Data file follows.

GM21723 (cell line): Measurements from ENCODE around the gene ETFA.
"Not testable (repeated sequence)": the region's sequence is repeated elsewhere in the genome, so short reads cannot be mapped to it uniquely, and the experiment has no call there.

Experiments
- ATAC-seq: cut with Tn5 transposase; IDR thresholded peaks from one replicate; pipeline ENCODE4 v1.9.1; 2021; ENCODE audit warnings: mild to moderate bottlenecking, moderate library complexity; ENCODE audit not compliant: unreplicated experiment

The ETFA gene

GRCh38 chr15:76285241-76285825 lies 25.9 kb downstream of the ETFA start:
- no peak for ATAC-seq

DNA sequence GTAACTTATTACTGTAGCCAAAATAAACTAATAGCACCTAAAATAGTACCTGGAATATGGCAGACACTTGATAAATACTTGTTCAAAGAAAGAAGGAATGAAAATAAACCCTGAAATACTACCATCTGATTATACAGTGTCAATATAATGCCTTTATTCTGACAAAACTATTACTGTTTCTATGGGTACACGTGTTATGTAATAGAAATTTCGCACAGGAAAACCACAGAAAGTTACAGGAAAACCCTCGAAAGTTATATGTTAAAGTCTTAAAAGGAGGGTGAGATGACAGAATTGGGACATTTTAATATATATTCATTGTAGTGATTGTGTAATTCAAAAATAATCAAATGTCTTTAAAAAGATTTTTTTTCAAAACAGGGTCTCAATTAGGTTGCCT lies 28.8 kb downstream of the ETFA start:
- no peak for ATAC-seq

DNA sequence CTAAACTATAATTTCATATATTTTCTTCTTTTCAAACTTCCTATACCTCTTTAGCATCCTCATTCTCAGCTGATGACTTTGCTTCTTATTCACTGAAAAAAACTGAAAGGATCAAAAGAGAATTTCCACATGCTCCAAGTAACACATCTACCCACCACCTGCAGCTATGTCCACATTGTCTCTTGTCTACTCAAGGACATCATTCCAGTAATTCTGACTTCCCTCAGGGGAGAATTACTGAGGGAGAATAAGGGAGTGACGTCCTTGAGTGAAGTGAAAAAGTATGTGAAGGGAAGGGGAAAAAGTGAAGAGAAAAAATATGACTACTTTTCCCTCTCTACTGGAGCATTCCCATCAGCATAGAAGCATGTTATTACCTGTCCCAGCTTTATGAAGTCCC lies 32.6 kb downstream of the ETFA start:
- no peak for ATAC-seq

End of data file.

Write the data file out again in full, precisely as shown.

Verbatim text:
GM21723 (cell line): Measurements from ENCODE around the gene ETFA.
"Not testable (repeated sequence)": the region's sequence is repeated elsewhere in the genome, so short reads cannot be mapped to it uniquely, and the experiment has no call there.

Experiments
- ATAC-seq: cut with Tn5 transposase; IDR thresholded peaks from one replicate; pipeline ENCODE4 v1.9.1; 2021; ENCODE audit warnings: mild to moderate bottlenecking, moderate library complexity; ENCODE audit not compliant: unreplicated experiment

The ETFA gene

GRCh38 chr15:76285241-76285825 lies 25.9 kb downstream of the ETFA start:
- no peak for ATAC-seq

DNA sequence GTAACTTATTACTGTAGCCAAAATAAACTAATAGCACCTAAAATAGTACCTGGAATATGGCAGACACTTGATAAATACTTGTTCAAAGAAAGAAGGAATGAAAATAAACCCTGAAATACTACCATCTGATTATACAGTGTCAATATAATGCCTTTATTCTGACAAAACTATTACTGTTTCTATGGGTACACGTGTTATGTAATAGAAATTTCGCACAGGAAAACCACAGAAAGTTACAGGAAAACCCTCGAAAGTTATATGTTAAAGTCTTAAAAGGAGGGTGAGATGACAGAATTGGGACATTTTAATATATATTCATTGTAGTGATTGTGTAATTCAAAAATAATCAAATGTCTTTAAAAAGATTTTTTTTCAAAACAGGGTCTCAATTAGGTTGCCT lies 28.8 kb downstream of the ETFA start:
- no peak for ATAC-seq

DNA sequence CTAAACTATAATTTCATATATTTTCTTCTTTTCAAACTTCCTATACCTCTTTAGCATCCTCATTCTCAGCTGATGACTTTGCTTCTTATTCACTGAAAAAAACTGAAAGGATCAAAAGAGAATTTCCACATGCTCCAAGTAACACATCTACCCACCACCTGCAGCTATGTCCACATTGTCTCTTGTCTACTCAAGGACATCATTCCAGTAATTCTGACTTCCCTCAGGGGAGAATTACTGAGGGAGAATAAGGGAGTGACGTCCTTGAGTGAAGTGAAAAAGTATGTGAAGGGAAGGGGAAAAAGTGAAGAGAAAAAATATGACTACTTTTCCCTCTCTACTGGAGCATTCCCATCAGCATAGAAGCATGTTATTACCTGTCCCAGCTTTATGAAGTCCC lies 32.6 kb downstream of the ETFA start:
- no peak for ATAC-seq